I drive at a manageable speed, as in a speed that will not get me a ticket!
A documentary heavy week,
Senna (2010, Asif Kapadia, France/United Kingdom) ***1/2
A compelling documentary, one that deals with the mythic qualities of sport. Senna builds up Aryton Senna as a near godlike figure, and then proceeds to show his humanity at every turn. It’s never that senhor Senna is a perfect individual, but the film highlights what makes him seem invulnerable. Then, every time he appears to be above all those around him an incident occurs where he seems all too human. Senna ends up being more than just a documentary about a race car driver, rather it’s a documentary about the way myth takes hold and how it often distorts the truth.
American Grindhouse (2010, Elijah Drenner, United States Of America) ***
I love the subject matter, and I really enjoyed the interviewees. Unfortunately this didn’t go anywhere near as in-depth into the subject of grindhouse cinema as I would have liked. It teased me with depth, but it wanted to cover too much ground in too little of a run time. The film felt like too much of a quick info dump and not enough of an analytical documentary. I enjoyed American Grindhouse, but the subject matter deserves so much more in terms of depth and breadth of discussion.
Wet Hot American Summer (2001, David Wain, United States Of America) ***
Juvenile, but still funny. I have a thing for so many of the cast members in this one, and I have the odd feeling that I’m giving a lot of the less than stellar elements a pass because of said thing. It’s not a stupid movie, it’s smart in how it goes about its comedy. But, too often it overplays a joke to the point where it does become stupid. Still, I laughed a bunch and I enjoyed the actors. That’s a win for me when it comes to what is essentially a cult comedy.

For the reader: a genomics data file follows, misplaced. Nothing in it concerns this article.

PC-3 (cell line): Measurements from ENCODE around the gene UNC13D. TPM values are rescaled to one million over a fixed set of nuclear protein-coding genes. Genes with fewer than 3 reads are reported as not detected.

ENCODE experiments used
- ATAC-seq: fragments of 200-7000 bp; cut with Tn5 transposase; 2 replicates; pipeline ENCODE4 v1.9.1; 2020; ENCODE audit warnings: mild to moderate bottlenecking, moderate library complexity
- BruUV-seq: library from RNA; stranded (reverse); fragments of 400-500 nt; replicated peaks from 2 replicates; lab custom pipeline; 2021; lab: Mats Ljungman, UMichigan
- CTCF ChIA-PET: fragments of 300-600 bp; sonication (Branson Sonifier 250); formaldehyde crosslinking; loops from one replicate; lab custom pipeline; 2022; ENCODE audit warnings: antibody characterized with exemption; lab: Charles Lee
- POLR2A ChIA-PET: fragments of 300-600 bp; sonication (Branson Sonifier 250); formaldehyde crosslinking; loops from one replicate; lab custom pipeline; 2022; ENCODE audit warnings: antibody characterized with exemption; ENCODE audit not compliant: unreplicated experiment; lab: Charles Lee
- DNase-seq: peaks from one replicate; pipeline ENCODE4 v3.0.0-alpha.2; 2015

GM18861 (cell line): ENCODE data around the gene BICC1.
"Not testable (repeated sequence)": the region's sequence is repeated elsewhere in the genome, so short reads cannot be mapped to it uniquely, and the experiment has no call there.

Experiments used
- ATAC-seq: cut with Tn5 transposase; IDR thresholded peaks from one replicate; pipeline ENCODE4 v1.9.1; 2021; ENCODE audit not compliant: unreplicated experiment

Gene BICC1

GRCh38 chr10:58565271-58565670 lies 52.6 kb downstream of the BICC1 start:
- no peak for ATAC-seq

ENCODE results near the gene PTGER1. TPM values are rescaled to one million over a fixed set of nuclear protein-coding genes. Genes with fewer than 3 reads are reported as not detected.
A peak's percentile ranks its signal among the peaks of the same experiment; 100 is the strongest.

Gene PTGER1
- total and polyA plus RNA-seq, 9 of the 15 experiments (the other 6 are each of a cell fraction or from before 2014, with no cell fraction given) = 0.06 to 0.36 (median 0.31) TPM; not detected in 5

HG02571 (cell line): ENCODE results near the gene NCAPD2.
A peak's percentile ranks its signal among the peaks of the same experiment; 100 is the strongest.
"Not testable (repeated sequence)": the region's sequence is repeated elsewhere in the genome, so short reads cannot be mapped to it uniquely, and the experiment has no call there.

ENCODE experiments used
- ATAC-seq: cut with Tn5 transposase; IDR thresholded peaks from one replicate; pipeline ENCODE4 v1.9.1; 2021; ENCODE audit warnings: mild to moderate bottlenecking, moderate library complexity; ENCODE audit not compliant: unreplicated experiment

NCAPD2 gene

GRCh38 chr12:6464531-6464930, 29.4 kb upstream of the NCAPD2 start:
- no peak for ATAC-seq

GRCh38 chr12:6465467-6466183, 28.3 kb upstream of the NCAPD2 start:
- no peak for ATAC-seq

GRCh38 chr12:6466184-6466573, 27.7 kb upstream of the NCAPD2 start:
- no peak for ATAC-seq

Serpico (1973, Sidney Lumet, Italy/United States Of America) ***
Al Pacino is great as a man trying to stay honest in a den of corruption. The theatrics and histrionics that would come to negatively define his career are absent. In their stead Mr. Pacino supplies Frank Serpico with a drive and a fear that makes him just as heroic as it does self-destructive. Sidney Lumet’s direction provides suitable tension, but the supporting characters and their development leaves a lot to be desired. Character after character come and go and none of them have any weight because neither the screenplay nor the direction make them matter. That hurt the film a lot, luckily Mr. Pacino’s performance was enough to make up for the faults of Serpico.
Bill & Ted’s Excellent Adventure (1989, Stephen Herek, United States Of America) ***1/2
This movie was fun, like lots and lots of fun. I remembered seeing bits and pieces of this in the early 1990s, but I knew I had never watched the entire film. I was the one missing out, because this tale of two charming airheads is such a pleasant watch. It’s odd to describe a move as effusively pleasant, but that is the best way to describe Bill & Ted’s Excellent Adventure. Alex Winter and Keanu Reeves are terrific as the loveable airheads, but even when they aren’t on screen the crazy antics and hyjinks of the supporting historical figures makes this film a hoot to watch.
Machete Maidens Unleashed! (2010, Mark Hartley, Australia) ***
Another documentary focused on grindhouse, or exploitation cinema. Machete Maidens Unleashed! is certainly an interesting documentary, but it lacks the insight I was looking for. At times this felt too much like a clip show and not enough like an actual documentary. I appreciated the thoughts from the filmmakers and actors, but I wanted more depth given to the Philippine scene from the 1960s through the 1980s. That depth was lacking, but I still enjoyed the information that was relayed and I’m always up for an interesting documentary on non-mainstream films.
A pair of great movies, and they were in a tight race, but the driver managed to pull away in the end. Senna takes home movie of the week honors. Until next week, watch more movies!